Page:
BITA grafting confers a long-term survival advantage and should be performed whenever suitable coronary anatomy exists and patient risk factors allow an acceptable risk of deep sternal wound infection.

0 0
  • Source
    [show abstract] [hide abstract]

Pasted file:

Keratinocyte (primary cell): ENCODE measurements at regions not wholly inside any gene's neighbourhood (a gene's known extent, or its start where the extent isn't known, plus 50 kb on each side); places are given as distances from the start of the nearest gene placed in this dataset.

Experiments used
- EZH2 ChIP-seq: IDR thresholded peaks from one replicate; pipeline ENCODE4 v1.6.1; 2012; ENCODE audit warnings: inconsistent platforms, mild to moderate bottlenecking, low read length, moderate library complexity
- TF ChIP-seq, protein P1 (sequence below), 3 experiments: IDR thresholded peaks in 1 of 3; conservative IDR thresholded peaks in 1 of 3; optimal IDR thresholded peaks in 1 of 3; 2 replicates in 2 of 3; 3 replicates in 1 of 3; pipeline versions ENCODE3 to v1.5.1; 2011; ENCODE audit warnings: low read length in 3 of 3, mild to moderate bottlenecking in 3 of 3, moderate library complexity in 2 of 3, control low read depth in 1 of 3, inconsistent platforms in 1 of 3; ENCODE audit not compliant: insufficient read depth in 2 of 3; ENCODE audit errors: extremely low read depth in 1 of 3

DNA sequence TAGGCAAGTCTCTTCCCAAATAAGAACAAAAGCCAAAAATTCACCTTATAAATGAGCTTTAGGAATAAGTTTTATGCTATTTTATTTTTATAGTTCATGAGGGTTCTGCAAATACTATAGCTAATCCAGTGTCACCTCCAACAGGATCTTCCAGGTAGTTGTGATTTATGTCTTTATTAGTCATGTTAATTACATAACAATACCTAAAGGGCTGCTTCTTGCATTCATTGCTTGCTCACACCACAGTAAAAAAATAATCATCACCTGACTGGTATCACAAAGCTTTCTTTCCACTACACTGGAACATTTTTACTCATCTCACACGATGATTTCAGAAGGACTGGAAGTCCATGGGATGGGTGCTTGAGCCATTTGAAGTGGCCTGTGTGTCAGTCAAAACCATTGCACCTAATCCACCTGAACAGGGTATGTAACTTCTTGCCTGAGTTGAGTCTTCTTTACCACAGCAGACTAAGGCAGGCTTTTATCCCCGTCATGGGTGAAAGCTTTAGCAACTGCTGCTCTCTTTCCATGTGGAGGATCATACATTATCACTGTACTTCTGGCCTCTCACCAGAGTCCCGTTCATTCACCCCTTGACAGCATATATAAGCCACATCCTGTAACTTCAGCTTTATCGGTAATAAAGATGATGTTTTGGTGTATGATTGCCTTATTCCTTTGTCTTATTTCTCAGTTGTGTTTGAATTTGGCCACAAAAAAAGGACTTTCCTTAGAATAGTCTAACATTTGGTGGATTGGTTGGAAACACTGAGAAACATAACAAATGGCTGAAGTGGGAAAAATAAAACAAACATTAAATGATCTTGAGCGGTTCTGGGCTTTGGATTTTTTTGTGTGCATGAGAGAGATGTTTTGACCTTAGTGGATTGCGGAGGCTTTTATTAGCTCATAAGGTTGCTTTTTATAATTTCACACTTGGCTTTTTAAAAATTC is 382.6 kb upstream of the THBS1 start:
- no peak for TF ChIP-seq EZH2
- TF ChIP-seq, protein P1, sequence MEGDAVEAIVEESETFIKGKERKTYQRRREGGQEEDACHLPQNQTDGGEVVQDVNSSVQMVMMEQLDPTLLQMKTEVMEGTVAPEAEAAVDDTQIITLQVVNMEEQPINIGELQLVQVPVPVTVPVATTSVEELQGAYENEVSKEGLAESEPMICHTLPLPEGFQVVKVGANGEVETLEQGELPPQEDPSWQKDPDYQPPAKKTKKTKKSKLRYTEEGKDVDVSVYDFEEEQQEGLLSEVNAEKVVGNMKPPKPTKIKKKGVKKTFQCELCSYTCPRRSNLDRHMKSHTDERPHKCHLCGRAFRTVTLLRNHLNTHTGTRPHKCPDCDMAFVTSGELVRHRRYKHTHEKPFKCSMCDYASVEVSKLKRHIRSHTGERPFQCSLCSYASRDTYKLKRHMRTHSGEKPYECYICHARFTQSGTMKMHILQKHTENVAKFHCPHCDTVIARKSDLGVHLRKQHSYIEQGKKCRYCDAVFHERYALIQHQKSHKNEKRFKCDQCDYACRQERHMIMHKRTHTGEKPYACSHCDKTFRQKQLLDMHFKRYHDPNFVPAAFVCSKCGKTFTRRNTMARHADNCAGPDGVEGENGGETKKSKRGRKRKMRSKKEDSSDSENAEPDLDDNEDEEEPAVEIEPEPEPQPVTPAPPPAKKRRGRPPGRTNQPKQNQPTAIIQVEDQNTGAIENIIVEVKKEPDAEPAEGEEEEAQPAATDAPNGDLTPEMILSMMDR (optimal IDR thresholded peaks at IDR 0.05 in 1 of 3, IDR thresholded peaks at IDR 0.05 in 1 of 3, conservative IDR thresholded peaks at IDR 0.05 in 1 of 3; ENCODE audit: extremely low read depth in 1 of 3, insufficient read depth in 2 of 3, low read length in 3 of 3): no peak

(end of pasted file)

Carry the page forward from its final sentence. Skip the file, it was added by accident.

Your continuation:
ABSTRACT: Skeletonization of the internal mammary artery (IMA) facilitates arterial grafting and has been shown to reduce deep sternal infection but is more time-consuming and tedious than pedicle harvest. We wished to determine if use of harmonic technology (HT) facilitates skeletonization of the IMA and is as safe as the conventional technique of skeletonization. In a consecutive series of 1057 patients with isolated coronary artery bypass graft (CABG) surgery from 2003 to 2013, adverse events and recorded harvest times were compared between harmonic (965 patients) and non-harmonic patients (86 patients). HT was used to harvest 1640 IMAs in 965 (91%) of 1057 consecutive CABG patients and skeletonization with the traditional technique (use of an electrocautery tip as a dissector) was used to harvest 147 IMAs in 86 patients. Six patients had no IMA harvested with this surgery (4 patients had an IMA used from a previous CABG, 1 had no disease of the left anterior descending coronary artery and 1 patient was in cardiogenic shock precluding IMA use). Excluding patients with single-vessel disease, 730/987 (74%) of patients received bilateral IMAs. Demographics of patients with and without harmonic skeletonization, respectively, were the following: mean age: 64.7 vs 67.7 years; diabetes: 33 vs 34%; women: 21 vs 26% and median European System for Cardiac Operative Risk Evaluation: 2.9 vs 3.2. The mean harvest time for 77 non-harmonic skeletonized mammary arteries (49 surgeries) was 32.2 min (95% confidence interval (CI): 30.1, 34.3), for harmonic skeletonized arteries after 450 surgeries was 28.4 min, (95% CI: 27.8, 29.1) and in the last 100 IMAs harvested for the isolated harmonic device use/mammary was 15.4 min (95% CI: 14.0, 16.7). Major adverse events for patients with and without harmonic skeletonization, respectively, were: reoperation for bleeding: 2.7 vs 3.5% (difference = 0.8%, 95% CI: -3.2, 4.8); damaged mammaries: 0.4 vs 0.7% (difference = 0.3%, 95% CI: -1.0, 1.7); deep sternal infection: 1.6 vs 1.2% (difference = -0.4%, 95% CI: -2.8, 2.0) and perioperative infarction: 1.7 vs 2.3% (difference = 0.7%, 95% CI: -2.6, 4.0). In this largest series to date of harmonic IMA skeletonization, this technique results in rare damage, is quicker and with a comparable adverse event rate compared with the non-harmonic method.